In quick order, we are then re-introduced to Kamala Kahn or Ms. Marvel (Iman Vellani) from the Disney+ series who can project solid light structures, Carol Danvers or Captain Marvel (Brie Larson) who can do just about anything except when she can’t, and Monica Rambeau or… Monica Rambeau (Teyonah Parris) last seen in WandaVision who can see the light spectrum, phase through things, fly, and whatever else Nick Fury tells her she can do.
We get a quick backstory that Kamala is a huge fangirl of Captain Marvel, Carol Danvers has been in space for a long time doing her thing, and Monica mourns her mom and is mad at Carol for leaving earth and not coming back. Something about her looking up to Carol as a child and being betrayed because Carol Danvers had more important things to do than hang around Earth… or something like that. It’s a clumsy emotional backstory that really doesn’t make much sense.
We also find out that the three must work together because the NegaBand that Dar-Been stole in the opening sequence has a matching twin on the arm of Kamala Khan that allows her to use her powers. Somehow this cosmic coincidence bonds our three protagonists in such a way that every time they use the powers simultaneously they switch locations which leads to frantically waaaaacky situations, guys! Look at “em go! Anyway, they must train together, becoming a short-term team, to find the other Nega-Band so they can be normal again.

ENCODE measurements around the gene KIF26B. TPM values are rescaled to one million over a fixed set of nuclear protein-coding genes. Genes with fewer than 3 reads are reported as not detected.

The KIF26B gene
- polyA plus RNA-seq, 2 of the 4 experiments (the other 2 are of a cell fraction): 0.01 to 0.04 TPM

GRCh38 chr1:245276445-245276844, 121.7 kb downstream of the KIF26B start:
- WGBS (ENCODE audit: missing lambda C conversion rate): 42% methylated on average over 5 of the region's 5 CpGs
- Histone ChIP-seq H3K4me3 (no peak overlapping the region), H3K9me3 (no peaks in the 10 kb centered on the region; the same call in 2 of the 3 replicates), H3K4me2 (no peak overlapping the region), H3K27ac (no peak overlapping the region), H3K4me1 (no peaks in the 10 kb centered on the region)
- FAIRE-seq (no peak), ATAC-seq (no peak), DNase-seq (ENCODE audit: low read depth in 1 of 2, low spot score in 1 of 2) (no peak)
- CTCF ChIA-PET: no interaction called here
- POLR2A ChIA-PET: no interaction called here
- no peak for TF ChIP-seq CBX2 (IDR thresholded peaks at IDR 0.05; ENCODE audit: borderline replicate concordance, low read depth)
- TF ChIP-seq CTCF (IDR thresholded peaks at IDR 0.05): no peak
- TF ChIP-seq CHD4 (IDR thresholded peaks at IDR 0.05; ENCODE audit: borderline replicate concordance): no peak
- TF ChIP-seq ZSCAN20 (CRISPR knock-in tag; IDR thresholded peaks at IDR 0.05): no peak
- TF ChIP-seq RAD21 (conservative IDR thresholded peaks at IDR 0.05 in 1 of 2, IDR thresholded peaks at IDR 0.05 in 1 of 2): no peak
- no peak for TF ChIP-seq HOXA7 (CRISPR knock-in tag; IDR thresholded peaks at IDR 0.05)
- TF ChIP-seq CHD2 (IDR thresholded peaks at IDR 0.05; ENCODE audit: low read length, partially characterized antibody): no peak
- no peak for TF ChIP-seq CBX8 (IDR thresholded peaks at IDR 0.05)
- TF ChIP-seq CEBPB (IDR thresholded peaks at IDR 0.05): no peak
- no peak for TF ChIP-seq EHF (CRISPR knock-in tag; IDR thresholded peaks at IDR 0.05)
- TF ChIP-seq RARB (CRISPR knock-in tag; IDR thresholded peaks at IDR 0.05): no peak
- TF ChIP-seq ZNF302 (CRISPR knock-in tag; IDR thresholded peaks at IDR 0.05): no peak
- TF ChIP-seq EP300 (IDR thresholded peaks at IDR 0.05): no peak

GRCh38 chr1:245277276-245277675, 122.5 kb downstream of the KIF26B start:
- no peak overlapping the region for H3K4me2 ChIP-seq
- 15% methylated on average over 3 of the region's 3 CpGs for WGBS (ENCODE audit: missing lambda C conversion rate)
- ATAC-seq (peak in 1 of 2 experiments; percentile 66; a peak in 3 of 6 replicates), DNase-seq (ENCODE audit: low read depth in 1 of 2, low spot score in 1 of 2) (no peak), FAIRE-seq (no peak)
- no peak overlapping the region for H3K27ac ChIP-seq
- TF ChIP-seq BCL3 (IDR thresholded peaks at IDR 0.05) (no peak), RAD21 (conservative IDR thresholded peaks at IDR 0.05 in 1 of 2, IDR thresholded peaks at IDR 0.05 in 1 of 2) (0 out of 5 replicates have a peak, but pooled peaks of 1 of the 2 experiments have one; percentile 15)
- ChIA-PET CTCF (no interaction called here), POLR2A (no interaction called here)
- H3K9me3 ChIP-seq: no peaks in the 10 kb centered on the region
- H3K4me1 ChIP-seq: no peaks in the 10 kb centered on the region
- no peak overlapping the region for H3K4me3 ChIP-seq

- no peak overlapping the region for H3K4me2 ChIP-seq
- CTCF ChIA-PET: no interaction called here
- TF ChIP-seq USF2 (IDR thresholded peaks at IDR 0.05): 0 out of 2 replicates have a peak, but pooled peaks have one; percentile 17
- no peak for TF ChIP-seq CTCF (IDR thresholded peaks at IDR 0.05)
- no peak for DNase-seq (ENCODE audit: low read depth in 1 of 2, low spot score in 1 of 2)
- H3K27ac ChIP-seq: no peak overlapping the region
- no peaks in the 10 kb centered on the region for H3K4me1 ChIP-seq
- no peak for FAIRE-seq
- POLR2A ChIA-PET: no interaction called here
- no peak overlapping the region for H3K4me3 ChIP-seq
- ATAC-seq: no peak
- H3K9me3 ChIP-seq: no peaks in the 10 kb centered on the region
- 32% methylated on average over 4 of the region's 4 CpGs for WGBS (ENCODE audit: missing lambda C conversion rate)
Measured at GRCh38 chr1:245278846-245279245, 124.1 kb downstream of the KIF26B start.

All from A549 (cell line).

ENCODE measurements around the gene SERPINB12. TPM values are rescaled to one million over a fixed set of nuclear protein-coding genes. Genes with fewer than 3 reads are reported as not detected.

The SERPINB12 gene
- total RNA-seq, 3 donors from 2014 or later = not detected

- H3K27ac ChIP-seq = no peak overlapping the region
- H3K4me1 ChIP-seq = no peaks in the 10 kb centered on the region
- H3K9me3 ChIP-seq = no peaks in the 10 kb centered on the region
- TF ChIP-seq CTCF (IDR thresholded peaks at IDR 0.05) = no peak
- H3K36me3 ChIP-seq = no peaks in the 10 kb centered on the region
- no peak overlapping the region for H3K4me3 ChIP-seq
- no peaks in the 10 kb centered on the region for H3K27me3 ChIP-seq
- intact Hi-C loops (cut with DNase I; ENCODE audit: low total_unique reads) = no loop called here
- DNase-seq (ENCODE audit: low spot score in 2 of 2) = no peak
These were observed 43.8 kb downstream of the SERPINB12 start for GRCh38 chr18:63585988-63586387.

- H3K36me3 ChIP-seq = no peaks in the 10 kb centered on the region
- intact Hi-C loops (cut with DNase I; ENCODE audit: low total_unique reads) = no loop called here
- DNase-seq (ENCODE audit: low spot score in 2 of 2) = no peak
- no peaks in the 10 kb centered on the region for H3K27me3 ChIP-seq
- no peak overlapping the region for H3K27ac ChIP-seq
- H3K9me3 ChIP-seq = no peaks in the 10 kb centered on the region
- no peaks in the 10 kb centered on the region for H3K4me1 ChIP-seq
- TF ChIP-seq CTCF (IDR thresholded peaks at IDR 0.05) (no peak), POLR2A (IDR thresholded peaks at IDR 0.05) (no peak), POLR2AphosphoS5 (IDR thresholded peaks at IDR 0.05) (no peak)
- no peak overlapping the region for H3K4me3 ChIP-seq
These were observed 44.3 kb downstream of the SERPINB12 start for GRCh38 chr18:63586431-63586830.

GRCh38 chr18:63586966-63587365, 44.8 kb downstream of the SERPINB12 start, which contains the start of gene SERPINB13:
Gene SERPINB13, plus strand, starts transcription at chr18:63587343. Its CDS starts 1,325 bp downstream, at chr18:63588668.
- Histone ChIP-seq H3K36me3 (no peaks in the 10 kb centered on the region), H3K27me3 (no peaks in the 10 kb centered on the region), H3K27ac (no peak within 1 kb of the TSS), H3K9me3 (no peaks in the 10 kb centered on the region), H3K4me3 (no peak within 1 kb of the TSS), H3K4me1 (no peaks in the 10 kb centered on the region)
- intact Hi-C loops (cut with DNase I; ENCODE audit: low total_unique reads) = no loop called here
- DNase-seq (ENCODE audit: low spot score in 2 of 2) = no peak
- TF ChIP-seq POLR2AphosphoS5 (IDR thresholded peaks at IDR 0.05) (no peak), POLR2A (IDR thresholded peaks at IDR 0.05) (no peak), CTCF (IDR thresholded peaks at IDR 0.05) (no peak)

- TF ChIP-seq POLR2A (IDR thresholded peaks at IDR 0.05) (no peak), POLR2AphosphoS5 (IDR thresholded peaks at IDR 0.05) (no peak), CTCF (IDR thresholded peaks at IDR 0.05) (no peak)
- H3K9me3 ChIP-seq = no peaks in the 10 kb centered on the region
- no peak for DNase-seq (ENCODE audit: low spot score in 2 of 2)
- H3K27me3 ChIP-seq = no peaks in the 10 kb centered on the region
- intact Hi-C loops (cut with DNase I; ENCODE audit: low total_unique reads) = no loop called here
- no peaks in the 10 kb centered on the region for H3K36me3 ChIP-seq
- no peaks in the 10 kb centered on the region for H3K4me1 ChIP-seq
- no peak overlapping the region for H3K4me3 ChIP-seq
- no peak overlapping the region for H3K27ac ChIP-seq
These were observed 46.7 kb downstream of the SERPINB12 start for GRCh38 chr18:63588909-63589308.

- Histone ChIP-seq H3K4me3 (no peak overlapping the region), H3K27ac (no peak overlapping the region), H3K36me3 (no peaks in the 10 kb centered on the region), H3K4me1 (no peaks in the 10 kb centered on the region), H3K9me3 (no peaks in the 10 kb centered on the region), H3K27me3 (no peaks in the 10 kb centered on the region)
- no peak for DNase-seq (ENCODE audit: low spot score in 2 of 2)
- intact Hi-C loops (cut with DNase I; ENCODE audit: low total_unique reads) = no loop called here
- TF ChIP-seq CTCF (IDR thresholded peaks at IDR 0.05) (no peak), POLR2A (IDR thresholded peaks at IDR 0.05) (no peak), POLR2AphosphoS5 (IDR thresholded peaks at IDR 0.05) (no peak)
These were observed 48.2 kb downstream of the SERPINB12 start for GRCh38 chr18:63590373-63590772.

Oh, and throw in a subplot concerning the Kree and Skrull races where the Skrulls are being harassed by Dar-Been to allow the Kree populate the Skrull’s territory due to the Kree homeworld being irradiated and reduced to a waterless, sunless wasteland. This happened, we find out, when Captain Marvel destroyed the AI leader of the Kree people, and this decimated the planet somehow. We are not given many detail,s but this further makes Dar-Been sympathetic and makes us feel like Carol Danvers is kind of a monster.
This really backfires when you get to the final three-on-one fight sequence (as the Marvels try to stop Dar-Been from stealing water from a planet that is 98% ocean for her own burnt-out planet), and we are not really rooting for Dar-Been being bested, but instead we feel kinda sorry for her.
Oh sure she is also trying to steal our sun in the process, but who wouldn’t? And then, when we find out our sun is easily rekindled anyway though self-realized Superman powers, it takes away any weight from the situation.